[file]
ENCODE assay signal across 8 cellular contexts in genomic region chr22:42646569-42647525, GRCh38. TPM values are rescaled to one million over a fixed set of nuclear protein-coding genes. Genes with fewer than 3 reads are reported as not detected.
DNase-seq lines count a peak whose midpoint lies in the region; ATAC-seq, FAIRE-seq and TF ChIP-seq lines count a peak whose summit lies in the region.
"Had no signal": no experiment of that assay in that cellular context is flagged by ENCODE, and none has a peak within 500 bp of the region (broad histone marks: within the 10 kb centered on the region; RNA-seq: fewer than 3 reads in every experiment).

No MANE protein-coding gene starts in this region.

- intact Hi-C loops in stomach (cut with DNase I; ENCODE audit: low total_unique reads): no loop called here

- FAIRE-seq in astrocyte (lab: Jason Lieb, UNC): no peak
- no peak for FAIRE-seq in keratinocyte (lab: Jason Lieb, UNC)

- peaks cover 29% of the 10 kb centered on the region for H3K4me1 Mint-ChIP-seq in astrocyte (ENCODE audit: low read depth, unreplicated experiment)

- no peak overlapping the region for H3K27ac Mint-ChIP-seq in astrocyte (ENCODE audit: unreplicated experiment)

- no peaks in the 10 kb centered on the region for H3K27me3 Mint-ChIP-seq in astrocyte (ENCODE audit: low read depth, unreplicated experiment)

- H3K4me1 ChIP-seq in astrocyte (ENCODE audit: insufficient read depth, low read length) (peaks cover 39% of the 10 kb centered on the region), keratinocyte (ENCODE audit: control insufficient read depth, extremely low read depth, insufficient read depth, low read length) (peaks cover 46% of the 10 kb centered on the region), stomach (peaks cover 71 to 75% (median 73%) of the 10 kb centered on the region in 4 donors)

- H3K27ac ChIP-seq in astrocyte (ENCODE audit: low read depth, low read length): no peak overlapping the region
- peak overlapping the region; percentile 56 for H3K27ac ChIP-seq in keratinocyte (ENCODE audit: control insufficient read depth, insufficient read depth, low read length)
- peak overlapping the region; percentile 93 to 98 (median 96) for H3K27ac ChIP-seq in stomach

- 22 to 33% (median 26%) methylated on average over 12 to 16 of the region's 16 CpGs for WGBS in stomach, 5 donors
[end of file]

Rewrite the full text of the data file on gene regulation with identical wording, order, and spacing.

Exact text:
ENCODE assay signal across 8 cellular contexts in genomic region chr22:42646569-42647525, GRCh38. TPM values are rescaled to one million over a fixed set of nuclear protein-coding genes. Genes with fewer than 3 reads are reported as not detected.
DNase-seq lines count a peak whose midpoint lies in the region; ATAC-seq, FAIRE-seq and TF ChIP-seq lines count a peak whose summit lies in the region.
"Had no signal": no experiment of that assay in that cellular context is flagged by ENCODE, and none has a peak within 500 bp of the region (broad histone marks: within the 10 kb centered on the region; RNA-seq: fewer than 3 reads in every experiment).

No MANE protein-coding gene starts in this region.

- intact Hi-C loops in stomach (cut with DNase I; ENCODE audit: low total_unique reads): no loop called here

- FAIRE-seq in astrocyte (lab: Jason Lieb, UNC): no peak
- no peak for FAIRE-seq in keratinocyte (lab: Jason Lieb, UNC)

- peaks cover 29% of the 10 kb centered on the region for H3K4me1 Mint-ChIP-seq in astrocyte (ENCODE audit: low read depth, unreplicated experiment)

- no peak overlapping the region for H3K27ac Mint-ChIP-seq in astrocyte (ENCODE audit: unreplicated experiment)

- no peaks in the 10 kb centered on the region for H3K27me3 Mint-ChIP-seq in astrocyte (ENCODE audit: low read depth, unreplicated experiment)

- H3K4me1 ChIP-seq in astrocyte (ENCODE audit: insufficient read depth, low read length) (peaks cover 39% of the 10 kb centered on the region), keratinocyte (ENCODE audit: control insufficient read depth, extremely low read depth, insufficient read depth, low read length) (peaks cover 46% of the 10 kb centered on the region), stomach (peaks cover 71 to 75% (median 73%) of the 10 kb centered on the region in 4 donors)

- H3K27ac ChIP-seq in astrocyte (ENCODE audit: low read depth, low read length): no peak overlapping the region
- peak overlapping the region; percentile 56 for H3K27ac ChIP-seq in keratinocyte (ENCODE audit: control insufficient read depth, insufficient read depth, low read length)
- peak overlapping the region; percentile 93 to 98 (median 96) for H3K27ac ChIP-seq in stomach

- 22 to 33% (median 26%) methylated on average over 12 to 16 of the region's 16 CpGs for WGBS in stomach, 5 donors